Dearest Readers,

I’m not a birder and I don’t know my birds very well at all so I cannot tell you the name of the little hoppers that were jumping around in the yard yesterday picking at the earth with astonishing quickness. Their heads were striped black and cream and it looked like like they were wearing tiny hats. I was filled with pleasure watching them.

So, for that matter, was the cat. The yard was teeming with these lovely little fliers and I think the cat was so worn out watching them, so overstimulated by observing their activity that he crawled under the covers for the rest of the day and slept.

It’s amazing to me that I rarely, if ever, have the temptation to respond in a similar way to Life’s stimuli. I spent most of my teenage years and my twenties wishing I could crawl under a blanket and stay there and often doing just that.

It seemed an appropriate response to the world and all its sublime beauty and mad horror. I did not have the skills to absorb it all.  Best not to deal with it at all then. Best to hide.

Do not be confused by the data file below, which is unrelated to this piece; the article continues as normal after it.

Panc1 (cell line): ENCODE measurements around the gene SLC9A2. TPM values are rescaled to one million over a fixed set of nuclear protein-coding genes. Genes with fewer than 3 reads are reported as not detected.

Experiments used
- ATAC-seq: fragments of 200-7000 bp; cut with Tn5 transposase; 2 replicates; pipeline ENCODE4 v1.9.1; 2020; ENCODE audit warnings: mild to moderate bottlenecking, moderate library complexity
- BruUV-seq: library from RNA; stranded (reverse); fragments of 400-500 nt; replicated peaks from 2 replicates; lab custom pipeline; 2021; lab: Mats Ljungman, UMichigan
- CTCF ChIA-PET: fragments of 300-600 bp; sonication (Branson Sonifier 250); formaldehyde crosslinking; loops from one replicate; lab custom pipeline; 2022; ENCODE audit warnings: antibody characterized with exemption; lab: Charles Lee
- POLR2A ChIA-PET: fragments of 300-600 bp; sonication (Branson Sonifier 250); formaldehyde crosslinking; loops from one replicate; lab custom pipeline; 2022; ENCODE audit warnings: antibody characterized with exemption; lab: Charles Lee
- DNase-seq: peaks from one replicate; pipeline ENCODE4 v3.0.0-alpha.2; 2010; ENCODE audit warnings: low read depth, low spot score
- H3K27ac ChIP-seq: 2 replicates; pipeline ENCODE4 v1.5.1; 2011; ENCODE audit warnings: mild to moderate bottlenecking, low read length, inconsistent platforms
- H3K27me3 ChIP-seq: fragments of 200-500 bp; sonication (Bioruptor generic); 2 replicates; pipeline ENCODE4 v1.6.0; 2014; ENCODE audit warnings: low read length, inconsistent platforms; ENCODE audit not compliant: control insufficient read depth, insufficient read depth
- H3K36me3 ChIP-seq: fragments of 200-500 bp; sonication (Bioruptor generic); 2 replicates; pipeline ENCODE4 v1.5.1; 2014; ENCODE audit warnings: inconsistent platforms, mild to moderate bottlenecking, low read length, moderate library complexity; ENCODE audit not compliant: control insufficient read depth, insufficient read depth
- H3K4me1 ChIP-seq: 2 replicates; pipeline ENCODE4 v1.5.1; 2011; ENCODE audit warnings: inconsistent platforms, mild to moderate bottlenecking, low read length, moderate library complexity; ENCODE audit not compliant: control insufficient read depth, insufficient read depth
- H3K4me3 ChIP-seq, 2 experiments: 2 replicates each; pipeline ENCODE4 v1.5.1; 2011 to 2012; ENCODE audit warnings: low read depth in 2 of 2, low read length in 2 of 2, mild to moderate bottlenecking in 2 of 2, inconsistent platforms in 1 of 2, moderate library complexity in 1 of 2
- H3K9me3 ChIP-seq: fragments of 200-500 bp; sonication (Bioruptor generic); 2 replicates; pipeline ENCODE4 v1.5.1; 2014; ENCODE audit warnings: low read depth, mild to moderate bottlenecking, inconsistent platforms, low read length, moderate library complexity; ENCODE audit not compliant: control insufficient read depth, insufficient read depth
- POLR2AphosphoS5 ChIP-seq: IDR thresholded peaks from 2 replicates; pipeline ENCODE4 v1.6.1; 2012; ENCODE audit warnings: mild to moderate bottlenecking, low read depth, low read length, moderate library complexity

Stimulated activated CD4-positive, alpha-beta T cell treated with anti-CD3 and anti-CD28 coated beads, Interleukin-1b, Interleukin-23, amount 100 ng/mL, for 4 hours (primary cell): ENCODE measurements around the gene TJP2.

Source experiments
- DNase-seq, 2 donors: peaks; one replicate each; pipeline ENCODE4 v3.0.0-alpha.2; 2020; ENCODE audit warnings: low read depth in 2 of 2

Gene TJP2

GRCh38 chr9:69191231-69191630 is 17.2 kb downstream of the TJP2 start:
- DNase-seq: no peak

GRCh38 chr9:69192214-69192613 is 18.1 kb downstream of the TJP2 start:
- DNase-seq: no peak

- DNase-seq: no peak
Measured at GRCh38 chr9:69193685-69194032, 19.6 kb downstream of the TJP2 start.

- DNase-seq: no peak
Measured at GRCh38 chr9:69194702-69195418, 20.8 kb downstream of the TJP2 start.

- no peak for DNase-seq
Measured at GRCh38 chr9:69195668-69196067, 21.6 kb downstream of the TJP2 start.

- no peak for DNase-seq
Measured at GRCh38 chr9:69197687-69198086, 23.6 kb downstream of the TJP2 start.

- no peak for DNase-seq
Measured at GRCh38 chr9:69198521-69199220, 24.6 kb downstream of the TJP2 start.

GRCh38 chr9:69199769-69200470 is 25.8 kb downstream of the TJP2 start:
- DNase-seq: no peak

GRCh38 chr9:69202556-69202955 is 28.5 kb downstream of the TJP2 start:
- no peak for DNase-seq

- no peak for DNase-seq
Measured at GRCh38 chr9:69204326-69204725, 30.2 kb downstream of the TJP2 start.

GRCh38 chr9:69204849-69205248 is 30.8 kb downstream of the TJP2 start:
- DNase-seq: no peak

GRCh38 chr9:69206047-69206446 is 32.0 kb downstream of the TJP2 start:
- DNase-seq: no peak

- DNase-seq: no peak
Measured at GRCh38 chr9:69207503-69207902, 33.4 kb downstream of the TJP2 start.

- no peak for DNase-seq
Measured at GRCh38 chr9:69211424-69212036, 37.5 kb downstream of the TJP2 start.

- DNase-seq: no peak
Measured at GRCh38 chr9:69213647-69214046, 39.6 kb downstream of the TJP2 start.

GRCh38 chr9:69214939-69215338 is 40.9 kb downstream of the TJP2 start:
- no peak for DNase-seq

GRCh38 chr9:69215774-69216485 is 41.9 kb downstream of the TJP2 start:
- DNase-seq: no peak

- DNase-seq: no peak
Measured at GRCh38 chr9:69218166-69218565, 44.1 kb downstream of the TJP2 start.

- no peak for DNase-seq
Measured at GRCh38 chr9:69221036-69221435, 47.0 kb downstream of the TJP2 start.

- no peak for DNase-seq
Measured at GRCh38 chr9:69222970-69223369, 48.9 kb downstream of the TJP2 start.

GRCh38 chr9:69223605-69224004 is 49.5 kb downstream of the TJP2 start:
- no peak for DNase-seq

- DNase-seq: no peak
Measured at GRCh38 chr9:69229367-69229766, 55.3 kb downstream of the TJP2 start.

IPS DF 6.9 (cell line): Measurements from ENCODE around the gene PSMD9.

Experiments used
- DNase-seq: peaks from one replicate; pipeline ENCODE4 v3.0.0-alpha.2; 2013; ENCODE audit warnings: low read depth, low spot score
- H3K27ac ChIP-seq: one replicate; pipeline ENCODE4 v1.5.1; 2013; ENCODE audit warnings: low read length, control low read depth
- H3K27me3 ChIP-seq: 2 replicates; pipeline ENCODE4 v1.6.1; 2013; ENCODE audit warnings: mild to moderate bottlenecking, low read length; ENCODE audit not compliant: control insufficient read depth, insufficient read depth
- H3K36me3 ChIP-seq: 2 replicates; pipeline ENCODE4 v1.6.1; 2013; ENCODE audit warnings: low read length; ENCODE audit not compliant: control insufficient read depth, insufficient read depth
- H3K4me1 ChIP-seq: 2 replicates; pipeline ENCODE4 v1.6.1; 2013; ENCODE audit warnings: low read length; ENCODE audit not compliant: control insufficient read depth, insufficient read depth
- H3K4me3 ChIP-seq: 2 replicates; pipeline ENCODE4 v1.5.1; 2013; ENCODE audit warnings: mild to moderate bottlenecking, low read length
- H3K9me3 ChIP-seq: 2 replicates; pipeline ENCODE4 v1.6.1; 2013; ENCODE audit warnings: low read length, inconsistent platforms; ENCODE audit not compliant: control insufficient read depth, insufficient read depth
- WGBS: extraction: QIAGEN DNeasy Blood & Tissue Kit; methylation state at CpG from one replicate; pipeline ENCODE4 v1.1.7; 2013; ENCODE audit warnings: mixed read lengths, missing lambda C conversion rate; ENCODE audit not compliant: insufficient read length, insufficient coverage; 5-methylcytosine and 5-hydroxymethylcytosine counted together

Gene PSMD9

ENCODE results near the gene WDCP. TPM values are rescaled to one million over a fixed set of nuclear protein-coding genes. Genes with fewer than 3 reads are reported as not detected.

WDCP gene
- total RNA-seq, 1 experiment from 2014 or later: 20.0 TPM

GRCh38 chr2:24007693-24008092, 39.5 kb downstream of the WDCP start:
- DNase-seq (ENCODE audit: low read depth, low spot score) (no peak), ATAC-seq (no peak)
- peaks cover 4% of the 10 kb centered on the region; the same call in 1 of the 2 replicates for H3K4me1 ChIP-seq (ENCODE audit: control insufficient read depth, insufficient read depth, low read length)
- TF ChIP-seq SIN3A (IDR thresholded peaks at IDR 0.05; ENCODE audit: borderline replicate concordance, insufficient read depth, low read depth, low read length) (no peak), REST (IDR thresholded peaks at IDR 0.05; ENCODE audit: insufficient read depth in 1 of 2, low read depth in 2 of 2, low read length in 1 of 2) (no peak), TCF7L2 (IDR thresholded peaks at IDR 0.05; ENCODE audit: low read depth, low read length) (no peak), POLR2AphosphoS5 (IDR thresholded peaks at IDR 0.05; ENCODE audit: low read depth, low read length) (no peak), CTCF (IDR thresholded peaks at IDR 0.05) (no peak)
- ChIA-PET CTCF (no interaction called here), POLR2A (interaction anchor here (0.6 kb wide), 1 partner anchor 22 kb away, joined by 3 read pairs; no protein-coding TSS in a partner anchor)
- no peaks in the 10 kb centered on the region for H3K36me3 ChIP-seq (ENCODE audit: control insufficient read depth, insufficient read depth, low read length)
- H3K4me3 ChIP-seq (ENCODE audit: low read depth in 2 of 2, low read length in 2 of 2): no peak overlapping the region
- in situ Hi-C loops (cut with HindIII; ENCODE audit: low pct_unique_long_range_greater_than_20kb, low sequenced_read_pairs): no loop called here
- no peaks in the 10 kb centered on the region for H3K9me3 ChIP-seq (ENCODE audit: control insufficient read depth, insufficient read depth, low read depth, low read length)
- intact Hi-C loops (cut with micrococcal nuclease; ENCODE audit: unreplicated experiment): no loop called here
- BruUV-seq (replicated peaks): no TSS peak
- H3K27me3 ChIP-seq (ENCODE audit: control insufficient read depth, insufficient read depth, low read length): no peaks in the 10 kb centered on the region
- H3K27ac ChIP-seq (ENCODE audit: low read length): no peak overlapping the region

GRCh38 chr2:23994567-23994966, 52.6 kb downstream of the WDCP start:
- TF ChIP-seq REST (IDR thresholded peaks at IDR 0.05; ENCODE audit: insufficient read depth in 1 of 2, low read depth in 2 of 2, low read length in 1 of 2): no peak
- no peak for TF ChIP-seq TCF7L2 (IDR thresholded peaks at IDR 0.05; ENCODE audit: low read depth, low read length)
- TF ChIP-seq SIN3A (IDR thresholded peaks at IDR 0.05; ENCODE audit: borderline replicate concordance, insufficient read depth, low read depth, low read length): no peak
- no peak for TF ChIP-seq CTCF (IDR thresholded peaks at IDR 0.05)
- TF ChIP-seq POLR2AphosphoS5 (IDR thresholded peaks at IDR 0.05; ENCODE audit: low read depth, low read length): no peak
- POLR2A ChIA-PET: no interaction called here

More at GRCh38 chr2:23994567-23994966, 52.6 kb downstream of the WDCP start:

This is where good old Eleanor Roosevelt’s quote has become one of my mantras, one of the tools I use regularly to avoid reverting to the cave. “You must do the thing you think you cannot do,” she tells us. I’ve used this call to action a lot (thanks, Eleanor) over the past couple of years and I continue to use it whenever the fear arises.

For instance, I am about to perform a wee show this week and I was in the theatre over the weekend ironing out the technical aspects of the piece. I was standing backstage preparing for a run-through thinking, “What the heck am I doing here? I can’t do this!”

This after performing on stage professionally for more than 10 years. The fear tells me to cancel, give up, withdraw. I imagine the worst. People hate the show, I embarrass myself, it’s a disaster. Everything inside of me says, “Run for the hills. Hide.”

Now because I recognized that this is fear (false evidence appearing real) and not based in any kind of Truth (in fact, it is the ego’s greatest lie concocted to save me from its perception that I am about to be humiliated by allowing myself to be seen), I said, “Thanks for sharing now F-off,” and headed out on stage.

Quite simply, I just do the thing I think I cannot do. Because really, we can do anything.  Anything.

Let the fear crawl under the covers and stay there. I’m staying out here. With the little striped-capped birds. Hop hop.

Inspiring Message of the Day: Once more I will defy fear by telling it to F-off. Though its power over me can feel inordinate my willingness to walk through it will squelch this falsity like a slug in a bird’s beak.